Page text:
Population density - dependent dispersal is a well-characterized strategy of animal behavior in which dispersal rate increases when population density is higher. Caenorhabditis elegans shows positive chemotaxis to a set of odorants, but the chemotaxis switches from attraction to dispersal after prolonged exposure to the odorants. We show here that this plasticity of olfactory behavior is dependent on population density and that this regulation is mediated by pheromonal signaling. We show that a peptide, suppressor of NEP-2 (SNET-1), negatively regulates olfactory plasticity and that its expression is down-regulated by the pheromone. NEP-2, a homolog of the extracellular peptidase neprilysin, antagonizes SNET-1, and this function is essential for olfactory plasticity. These results suggest that population density information is transmitted through the external pheromone and endogenous peptide signaling to modulate chemotactic behavior.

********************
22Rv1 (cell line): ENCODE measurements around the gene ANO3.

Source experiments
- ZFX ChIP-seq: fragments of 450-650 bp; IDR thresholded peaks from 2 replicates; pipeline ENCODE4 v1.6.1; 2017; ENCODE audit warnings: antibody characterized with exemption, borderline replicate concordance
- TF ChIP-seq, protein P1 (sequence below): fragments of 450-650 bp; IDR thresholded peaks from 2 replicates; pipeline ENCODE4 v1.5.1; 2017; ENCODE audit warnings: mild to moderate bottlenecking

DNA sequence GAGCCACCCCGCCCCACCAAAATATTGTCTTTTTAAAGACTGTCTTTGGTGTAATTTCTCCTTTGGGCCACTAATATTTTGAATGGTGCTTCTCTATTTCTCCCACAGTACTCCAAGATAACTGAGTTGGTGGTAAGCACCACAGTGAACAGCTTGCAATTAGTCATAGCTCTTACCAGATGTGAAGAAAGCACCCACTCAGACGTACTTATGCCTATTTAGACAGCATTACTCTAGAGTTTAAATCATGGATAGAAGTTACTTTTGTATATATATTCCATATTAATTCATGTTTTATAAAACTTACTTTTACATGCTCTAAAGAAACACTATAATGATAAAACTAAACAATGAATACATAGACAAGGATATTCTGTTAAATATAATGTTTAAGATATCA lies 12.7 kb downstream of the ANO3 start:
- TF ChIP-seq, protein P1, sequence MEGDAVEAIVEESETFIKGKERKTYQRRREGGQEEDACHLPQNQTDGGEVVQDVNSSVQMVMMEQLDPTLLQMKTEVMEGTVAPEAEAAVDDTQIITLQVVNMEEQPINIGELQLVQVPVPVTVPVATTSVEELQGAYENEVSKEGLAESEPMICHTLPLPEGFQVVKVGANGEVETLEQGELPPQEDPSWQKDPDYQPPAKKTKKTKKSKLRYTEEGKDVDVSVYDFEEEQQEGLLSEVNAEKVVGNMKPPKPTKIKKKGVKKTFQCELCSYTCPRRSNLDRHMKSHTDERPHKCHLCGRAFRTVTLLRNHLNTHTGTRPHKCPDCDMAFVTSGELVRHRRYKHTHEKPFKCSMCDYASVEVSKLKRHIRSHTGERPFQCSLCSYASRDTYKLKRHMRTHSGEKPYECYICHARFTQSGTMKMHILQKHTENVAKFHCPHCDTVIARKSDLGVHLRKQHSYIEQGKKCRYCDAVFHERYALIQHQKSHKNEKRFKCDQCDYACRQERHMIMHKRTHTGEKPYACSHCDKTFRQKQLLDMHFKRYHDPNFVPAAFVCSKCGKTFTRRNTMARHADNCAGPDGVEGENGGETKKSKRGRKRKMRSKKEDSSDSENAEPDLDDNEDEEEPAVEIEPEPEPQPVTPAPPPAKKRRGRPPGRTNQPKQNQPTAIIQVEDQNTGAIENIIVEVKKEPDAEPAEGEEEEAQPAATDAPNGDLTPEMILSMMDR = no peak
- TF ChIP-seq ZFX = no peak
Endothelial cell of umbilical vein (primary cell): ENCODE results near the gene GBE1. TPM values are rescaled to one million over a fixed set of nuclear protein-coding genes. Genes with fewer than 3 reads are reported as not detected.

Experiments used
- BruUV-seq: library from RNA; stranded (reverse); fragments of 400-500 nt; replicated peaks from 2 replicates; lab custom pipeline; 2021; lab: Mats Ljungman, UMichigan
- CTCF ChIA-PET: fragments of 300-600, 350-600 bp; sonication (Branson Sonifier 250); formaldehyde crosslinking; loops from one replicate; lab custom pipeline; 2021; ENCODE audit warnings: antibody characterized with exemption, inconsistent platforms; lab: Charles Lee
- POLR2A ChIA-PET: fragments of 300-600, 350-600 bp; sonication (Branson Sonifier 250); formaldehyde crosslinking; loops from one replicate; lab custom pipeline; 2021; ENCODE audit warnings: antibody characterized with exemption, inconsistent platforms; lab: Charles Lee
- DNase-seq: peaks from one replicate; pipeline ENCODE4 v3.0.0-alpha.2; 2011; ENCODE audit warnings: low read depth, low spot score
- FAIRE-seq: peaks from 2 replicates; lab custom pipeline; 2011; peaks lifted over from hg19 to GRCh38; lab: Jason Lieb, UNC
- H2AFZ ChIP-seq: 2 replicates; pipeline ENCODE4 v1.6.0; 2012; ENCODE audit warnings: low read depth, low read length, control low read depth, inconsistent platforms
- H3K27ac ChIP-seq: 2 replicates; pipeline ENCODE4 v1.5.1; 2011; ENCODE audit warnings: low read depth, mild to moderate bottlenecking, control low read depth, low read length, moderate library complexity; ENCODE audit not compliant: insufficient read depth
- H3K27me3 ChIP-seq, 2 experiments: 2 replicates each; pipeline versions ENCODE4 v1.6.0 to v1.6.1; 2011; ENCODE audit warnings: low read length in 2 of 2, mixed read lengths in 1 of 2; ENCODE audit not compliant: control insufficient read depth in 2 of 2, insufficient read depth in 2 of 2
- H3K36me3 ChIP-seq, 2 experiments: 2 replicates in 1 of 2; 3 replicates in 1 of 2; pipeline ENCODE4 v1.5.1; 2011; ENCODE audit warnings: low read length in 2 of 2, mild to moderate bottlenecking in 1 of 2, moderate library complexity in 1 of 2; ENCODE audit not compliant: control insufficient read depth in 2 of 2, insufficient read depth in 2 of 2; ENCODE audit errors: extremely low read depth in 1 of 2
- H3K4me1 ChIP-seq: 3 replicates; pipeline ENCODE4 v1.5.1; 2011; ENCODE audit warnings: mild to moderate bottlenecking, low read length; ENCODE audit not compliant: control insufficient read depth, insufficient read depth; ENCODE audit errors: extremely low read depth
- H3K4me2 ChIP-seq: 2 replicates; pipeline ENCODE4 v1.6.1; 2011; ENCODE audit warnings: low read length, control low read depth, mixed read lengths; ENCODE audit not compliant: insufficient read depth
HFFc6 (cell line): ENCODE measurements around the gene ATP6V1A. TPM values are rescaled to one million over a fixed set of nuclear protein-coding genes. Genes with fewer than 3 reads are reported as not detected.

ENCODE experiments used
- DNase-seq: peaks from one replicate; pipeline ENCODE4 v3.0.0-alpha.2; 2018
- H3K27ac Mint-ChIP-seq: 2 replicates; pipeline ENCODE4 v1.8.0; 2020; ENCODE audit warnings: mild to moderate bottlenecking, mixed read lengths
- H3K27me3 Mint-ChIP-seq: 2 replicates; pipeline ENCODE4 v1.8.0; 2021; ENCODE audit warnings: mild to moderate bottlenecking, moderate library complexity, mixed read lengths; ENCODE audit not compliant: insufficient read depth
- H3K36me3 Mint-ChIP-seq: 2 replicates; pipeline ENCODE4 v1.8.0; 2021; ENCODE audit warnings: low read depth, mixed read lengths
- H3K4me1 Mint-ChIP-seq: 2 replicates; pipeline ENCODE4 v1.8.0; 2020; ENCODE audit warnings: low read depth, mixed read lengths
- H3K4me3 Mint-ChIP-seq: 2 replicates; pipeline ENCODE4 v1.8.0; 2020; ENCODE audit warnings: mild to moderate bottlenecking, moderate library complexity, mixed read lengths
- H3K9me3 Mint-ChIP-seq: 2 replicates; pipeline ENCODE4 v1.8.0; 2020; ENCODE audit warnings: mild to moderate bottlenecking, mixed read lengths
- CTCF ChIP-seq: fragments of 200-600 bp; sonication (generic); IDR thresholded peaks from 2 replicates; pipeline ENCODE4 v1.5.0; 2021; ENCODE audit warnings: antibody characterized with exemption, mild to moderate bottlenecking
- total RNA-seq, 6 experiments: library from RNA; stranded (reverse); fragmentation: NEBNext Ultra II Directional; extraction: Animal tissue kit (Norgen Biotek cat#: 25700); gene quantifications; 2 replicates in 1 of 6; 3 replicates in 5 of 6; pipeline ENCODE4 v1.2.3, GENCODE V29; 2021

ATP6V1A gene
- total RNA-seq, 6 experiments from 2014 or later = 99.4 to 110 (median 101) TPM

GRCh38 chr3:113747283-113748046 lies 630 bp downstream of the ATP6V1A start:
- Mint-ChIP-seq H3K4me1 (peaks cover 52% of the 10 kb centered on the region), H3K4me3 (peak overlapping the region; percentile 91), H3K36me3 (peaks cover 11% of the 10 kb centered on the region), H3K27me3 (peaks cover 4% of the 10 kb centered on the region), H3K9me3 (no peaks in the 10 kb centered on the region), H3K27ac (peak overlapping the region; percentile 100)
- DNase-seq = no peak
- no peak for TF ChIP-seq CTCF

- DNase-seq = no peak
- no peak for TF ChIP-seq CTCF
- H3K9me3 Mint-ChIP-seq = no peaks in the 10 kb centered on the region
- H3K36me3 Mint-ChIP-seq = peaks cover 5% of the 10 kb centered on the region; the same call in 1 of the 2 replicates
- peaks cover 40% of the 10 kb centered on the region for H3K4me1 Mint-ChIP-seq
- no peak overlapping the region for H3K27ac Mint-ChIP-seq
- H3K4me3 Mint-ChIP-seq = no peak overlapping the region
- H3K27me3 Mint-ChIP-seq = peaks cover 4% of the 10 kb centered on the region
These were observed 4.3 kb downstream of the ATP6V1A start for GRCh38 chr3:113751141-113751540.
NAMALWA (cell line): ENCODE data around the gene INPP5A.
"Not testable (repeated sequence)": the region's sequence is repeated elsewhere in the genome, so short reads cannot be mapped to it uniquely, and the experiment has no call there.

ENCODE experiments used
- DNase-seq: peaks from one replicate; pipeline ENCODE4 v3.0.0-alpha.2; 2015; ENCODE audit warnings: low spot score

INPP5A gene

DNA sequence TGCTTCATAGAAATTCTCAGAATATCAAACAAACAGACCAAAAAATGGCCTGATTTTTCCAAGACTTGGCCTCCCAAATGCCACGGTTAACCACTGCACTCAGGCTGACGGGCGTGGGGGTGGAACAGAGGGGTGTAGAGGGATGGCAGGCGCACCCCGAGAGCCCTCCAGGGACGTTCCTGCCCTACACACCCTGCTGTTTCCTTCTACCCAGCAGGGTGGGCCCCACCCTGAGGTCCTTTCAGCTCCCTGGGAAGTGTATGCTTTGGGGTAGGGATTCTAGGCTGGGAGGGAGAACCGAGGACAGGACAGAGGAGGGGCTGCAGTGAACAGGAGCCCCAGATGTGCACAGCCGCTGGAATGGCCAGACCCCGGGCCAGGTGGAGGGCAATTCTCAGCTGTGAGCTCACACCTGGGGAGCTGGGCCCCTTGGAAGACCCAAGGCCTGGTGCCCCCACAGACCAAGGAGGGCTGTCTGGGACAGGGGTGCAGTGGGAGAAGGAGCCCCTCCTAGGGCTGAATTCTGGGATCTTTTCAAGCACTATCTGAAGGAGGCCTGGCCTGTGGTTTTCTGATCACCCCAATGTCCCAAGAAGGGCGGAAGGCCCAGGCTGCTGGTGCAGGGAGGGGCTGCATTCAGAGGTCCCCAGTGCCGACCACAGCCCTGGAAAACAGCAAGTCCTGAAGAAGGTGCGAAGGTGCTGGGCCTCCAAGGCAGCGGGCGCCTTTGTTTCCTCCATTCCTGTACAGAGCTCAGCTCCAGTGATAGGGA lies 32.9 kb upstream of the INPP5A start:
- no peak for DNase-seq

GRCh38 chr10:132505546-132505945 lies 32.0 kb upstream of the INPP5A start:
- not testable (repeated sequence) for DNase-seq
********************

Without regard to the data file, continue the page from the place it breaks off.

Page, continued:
All Science Journal Classification (ASJC) codes